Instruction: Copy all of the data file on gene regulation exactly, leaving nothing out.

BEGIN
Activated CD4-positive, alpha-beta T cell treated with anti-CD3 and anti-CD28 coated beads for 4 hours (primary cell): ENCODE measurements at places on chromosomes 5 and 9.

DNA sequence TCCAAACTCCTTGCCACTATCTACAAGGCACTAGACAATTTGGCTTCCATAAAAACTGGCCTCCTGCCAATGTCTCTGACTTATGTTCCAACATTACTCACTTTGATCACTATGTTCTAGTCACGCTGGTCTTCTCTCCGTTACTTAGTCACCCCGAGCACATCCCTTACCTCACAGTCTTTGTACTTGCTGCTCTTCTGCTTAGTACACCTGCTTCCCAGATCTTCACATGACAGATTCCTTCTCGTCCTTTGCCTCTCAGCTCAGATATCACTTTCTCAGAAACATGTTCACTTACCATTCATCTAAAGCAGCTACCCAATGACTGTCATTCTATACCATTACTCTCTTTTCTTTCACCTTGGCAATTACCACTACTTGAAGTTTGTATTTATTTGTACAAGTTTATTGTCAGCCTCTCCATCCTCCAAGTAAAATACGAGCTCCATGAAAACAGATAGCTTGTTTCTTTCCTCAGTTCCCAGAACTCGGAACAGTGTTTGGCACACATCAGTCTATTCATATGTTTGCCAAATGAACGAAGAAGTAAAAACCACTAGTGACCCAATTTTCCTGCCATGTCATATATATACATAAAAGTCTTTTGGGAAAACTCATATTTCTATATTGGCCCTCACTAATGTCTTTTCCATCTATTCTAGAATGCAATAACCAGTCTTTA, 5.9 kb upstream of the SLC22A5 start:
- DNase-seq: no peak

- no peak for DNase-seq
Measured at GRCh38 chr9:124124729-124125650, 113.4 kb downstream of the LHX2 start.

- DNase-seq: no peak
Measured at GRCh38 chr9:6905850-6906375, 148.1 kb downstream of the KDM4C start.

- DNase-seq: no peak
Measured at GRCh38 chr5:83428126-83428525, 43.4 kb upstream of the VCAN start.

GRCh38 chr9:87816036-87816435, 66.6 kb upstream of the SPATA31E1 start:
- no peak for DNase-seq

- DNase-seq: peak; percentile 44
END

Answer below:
Activated CD4-positive, alpha-beta T cell treated with anti-CD3 and anti-CD28 coated beads for 4 hours (primary cell): ENCODE measurements at places on chromosomes 5 and 9.

DNA sequence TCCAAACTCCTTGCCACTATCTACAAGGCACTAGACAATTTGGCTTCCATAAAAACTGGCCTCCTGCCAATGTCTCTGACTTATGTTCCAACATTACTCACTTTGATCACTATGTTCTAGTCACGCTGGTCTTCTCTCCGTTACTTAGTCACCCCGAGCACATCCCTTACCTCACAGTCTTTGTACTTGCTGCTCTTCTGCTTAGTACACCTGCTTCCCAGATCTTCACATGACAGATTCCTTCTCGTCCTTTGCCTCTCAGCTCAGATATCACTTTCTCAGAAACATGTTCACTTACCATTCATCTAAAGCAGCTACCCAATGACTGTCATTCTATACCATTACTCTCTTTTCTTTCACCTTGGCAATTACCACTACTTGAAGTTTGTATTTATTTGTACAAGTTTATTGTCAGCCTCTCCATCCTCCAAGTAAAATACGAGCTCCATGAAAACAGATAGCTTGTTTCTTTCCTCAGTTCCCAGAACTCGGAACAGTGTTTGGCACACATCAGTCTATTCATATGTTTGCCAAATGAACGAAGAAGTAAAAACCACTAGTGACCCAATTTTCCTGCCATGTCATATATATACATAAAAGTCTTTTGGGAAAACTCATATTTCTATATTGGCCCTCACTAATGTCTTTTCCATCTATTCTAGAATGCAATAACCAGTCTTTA, 5.9 kb upstream of the SLC22A5 start:
- DNase-seq: no peak

- no peak for DNase-seq
Measured at GRCh38 chr9:124124729-124125650, 113.4 kb downstream of the LHX2 start.

- DNase-seq: no peak
Measured at GRCh38 chr9:6905850-6906375, 148.1 kb downstream of the KDM4C start.

- DNase-seq: no peak
Measured at GRCh38 chr5:83428126-83428525, 43.4 kb upstream of the VCAN start.

GRCh38 chr9:87816036-87816435, 66.6 kb upstream of the SPATA31E1 start:
- no peak for DNase-seq

- DNase-seq: peak; percentile 44